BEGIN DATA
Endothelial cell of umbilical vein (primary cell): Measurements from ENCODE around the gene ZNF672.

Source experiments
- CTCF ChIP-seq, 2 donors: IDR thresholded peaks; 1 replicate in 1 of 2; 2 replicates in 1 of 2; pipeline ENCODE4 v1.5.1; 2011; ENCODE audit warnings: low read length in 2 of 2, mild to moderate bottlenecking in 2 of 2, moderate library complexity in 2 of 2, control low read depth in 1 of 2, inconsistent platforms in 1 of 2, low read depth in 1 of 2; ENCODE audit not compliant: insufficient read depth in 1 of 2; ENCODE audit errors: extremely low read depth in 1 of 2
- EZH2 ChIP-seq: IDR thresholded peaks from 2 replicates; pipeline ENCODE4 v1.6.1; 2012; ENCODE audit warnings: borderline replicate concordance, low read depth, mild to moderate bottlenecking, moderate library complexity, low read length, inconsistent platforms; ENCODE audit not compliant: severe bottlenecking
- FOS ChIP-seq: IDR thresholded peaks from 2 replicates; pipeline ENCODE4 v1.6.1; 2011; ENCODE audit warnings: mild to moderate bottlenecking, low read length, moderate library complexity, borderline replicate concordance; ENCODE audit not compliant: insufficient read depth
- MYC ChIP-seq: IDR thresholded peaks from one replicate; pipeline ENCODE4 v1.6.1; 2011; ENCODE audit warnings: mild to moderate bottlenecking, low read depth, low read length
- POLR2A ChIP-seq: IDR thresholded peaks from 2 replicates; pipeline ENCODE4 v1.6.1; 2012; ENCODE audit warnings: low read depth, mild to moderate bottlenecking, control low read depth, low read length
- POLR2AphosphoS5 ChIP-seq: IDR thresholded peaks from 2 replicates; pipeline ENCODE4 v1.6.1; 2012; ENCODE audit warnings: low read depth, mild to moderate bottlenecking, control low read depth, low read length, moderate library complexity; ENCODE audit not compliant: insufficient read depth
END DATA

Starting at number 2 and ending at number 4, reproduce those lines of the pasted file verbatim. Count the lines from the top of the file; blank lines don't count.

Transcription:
Source experiments
- CTCF ChIP-seq, 2 donors: IDR thresholded peaks; 1 replicate in 1 of 2; 2 replicates in 1 of 2; pipeline ENCODE4 v1.5.1; 2011; ENCODE audit warnings: low read length in 2 of 2, mild to moderate bottlenecking in 2 of 2, moderate library complexity in 2 of 2, control low read depth in 1 of 2, inconsistent platforms in 1 of 2, low read depth in 1 of 2; ENCODE audit not compliant: insufficient read depth in 1 of 2; ENCODE audit errors: extremely low read depth in 1 of 2
- EZH2 ChIP-seq: IDR thresholded peaks from 2 replicates; pipeline ENCODE4 v1.6.1; 2012; ENCODE audit warnings: borderline replicate concordance, low read depth, mild to moderate bottlenecking, moderate library complexity, low read length, inconsistent platforms; ENCODE audit not compliant: severe bottlenecking